I watched Allan King’s documentary Memory last night with my daughter. What a heart-wrenching experience.
You are your memory. Lose your memory, and you lose your self. Memory reveals the agony of the dissolution of the identity in residents of a Toronto old age home. I can’t watch this sort of thing without thinking of my parents, who are now 70 and 71 – though they are still in great health.
Parents who no longer remember their kids. People who no longer remember whole swaths of their lives – the ultimate theft. And one resident, Claire, who could not remember the death of her dearest friend, Max, just a few short days ago.
I have to say, watching something like this quickly disabuses you of any notions that the things that matter in life are money, outward success, beauty … any of the litany of things that are must-have components of the lives of the rich and famous.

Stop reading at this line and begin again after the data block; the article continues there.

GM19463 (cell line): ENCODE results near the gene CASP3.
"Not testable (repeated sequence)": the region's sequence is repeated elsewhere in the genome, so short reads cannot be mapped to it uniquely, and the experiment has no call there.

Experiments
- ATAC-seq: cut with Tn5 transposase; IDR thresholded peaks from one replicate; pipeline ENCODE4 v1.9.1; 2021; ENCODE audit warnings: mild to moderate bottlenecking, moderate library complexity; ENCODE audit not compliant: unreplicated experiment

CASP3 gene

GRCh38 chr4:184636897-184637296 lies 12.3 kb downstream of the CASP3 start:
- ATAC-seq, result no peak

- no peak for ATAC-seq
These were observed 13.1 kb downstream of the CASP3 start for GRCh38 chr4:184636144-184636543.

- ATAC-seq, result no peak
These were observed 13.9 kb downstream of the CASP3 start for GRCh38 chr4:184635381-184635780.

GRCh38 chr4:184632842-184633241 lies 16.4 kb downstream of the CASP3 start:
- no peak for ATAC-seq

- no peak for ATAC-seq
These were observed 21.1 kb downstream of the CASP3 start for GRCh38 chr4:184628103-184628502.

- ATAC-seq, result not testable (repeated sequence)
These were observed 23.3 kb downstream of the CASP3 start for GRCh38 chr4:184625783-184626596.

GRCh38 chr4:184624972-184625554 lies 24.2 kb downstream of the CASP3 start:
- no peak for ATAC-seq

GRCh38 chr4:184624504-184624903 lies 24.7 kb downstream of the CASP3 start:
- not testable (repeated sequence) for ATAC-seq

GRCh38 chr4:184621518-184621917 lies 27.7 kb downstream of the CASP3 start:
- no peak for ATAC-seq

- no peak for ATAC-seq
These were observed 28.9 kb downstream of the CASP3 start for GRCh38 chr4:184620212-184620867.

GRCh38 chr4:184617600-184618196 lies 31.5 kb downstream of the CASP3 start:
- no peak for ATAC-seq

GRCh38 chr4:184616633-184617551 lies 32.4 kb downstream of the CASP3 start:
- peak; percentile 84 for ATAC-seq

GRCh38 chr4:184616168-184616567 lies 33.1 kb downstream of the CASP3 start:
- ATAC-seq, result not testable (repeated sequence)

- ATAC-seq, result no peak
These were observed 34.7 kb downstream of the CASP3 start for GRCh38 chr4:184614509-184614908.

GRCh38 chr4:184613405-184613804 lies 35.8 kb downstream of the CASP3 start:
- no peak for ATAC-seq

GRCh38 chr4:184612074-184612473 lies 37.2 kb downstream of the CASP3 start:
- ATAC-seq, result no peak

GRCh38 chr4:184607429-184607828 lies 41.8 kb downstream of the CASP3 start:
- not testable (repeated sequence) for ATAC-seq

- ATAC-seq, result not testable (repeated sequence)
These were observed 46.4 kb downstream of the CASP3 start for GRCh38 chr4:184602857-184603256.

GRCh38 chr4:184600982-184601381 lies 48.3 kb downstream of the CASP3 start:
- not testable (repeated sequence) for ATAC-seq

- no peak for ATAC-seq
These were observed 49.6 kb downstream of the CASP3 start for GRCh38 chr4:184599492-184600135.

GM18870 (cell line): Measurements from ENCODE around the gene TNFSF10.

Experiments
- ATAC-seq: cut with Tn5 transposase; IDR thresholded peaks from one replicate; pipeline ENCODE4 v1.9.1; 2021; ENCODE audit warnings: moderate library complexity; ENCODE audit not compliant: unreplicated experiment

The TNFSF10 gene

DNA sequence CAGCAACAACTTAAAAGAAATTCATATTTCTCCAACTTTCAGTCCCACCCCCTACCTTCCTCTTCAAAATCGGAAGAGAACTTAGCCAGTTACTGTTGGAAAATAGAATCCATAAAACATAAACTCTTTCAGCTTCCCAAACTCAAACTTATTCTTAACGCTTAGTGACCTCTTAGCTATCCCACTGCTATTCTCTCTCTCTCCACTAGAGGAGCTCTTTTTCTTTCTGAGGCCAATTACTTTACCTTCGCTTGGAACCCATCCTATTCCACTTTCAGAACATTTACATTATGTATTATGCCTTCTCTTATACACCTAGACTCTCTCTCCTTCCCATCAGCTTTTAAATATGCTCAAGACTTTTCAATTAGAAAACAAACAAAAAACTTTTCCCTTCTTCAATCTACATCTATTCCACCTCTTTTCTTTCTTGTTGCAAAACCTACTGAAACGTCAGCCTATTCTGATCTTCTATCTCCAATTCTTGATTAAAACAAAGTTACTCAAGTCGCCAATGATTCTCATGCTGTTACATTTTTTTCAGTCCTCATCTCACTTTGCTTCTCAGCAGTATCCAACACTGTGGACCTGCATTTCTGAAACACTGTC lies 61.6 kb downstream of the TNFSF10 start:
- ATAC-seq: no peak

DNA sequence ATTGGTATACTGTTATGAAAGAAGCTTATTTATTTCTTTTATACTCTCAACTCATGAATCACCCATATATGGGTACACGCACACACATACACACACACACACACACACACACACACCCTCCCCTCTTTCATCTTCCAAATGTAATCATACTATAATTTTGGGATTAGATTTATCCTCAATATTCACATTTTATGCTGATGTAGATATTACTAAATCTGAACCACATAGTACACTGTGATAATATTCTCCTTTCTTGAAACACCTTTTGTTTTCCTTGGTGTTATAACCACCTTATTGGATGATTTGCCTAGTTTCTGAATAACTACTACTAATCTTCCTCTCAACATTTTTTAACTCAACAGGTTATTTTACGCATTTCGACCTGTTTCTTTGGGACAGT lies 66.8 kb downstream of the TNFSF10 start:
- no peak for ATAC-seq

If you get a chance to see this documentary, don’t miss it. It’s worth the expense of two hours.
It really made me think about maximizing the time I do have with my family. One woman who was being filmed said the familiar “where have all the years gone?” For her, with her tattered memory, that question has a double meaning.
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I previously saw another of Allan King’s documentaries, Dying at Grace, a private look at the dying days of a number of terminally ill patients. Also highly recommended – but very emotional.